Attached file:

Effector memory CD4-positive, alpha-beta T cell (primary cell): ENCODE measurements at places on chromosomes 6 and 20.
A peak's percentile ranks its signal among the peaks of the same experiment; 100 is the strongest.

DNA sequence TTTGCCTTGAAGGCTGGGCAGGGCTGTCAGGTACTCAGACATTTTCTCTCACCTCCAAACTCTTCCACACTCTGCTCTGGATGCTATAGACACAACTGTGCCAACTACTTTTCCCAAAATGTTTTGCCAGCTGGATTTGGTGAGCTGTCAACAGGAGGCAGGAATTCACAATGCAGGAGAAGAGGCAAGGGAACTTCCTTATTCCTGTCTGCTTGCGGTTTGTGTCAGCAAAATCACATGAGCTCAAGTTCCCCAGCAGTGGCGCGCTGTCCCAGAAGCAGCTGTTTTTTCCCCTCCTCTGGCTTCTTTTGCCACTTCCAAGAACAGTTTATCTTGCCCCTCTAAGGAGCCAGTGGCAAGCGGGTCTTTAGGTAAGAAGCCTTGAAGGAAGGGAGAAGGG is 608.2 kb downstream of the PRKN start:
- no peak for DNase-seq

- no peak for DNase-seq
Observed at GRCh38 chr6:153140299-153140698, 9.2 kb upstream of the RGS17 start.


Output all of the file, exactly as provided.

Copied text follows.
Effector memory CD4-positive, alpha-beta T cell (primary cell): ENCODE measurements at places on chromosomes 6 and 20.
A peak's percentile ranks its signal among the peaks of the same experiment; 100 is the strongest.

DNA sequence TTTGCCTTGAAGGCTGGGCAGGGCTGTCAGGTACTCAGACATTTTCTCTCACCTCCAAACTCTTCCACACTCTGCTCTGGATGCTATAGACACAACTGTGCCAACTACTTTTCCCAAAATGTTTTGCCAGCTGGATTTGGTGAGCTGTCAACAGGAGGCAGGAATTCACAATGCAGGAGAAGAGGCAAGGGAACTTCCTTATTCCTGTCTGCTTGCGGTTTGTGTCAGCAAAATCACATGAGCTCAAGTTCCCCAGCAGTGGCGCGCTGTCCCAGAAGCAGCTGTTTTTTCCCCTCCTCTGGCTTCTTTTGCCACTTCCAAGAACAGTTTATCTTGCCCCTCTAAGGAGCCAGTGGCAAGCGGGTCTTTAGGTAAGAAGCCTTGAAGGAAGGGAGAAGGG is 608.2 kb downstream of the PRKN start:
- no peak for DNase-seq

- no peak for DNase-seq
Observed at GRCh38 chr6:153140299-153140698, 9.2 kb upstream of the RGS17 start.